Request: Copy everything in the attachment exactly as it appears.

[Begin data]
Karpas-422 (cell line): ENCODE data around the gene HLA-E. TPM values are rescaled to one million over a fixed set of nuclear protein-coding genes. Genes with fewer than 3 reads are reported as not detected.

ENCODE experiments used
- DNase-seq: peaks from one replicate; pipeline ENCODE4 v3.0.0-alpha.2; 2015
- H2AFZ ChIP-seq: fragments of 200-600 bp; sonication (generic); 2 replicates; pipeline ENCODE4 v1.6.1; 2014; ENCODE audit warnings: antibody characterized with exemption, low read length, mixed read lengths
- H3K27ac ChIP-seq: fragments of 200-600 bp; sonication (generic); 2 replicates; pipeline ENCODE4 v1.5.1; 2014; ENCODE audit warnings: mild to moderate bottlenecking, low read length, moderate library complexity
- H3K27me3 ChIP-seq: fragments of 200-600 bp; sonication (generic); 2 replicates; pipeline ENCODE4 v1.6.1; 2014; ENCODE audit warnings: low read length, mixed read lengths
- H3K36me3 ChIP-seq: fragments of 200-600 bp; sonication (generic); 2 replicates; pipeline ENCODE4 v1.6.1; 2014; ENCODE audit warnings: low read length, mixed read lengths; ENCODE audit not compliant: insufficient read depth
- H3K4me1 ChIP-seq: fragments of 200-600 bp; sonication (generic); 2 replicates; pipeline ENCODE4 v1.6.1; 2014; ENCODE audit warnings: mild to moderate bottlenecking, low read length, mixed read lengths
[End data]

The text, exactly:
Karpas-422 (cell line): ENCODE data around the gene HLA-E. TPM values are rescaled to one million over a fixed set of nuclear protein-coding genes. Genes with fewer than 3 reads are reported as not detected.

ENCODE experiments used
- DNase-seq: peaks from one replicate; pipeline ENCODE4 v3.0.0-alpha.2; 2015
- H2AFZ ChIP-seq: fragments of 200-600 bp; sonication (generic); 2 replicates; pipeline ENCODE4 v1.6.1; 2014; ENCODE audit warnings: antibody characterized with exemption, low read length, mixed read lengths
- H3K27ac ChIP-seq: fragments of 200-600 bp; sonication (generic); 2 replicates; pipeline ENCODE4 v1.5.1; 2014; ENCODE audit warnings: mild to moderate bottlenecking, low read length, moderate library complexity
- H3K27me3 ChIP-seq: fragments of 200-600 bp; sonication (generic); 2 replicates; pipeline ENCODE4 v1.6.1; 2014; ENCODE audit warnings: low read length, mixed read lengths
- H3K36me3 ChIP-seq: fragments of 200-600 bp; sonication (generic); 2 replicates; pipeline ENCODE4 v1.6.1; 2014; ENCODE audit warnings: low read length, mixed read lengths; ENCODE audit not compliant: insufficient read depth
- H3K4me1 ChIP-seq: fragments of 200-600 bp; sonication (generic); 2 replicates; pipeline ENCODE4 v1.6.1; 2014; ENCODE audit warnings: mild to moderate bottlenecking, low read length, mixed read lengths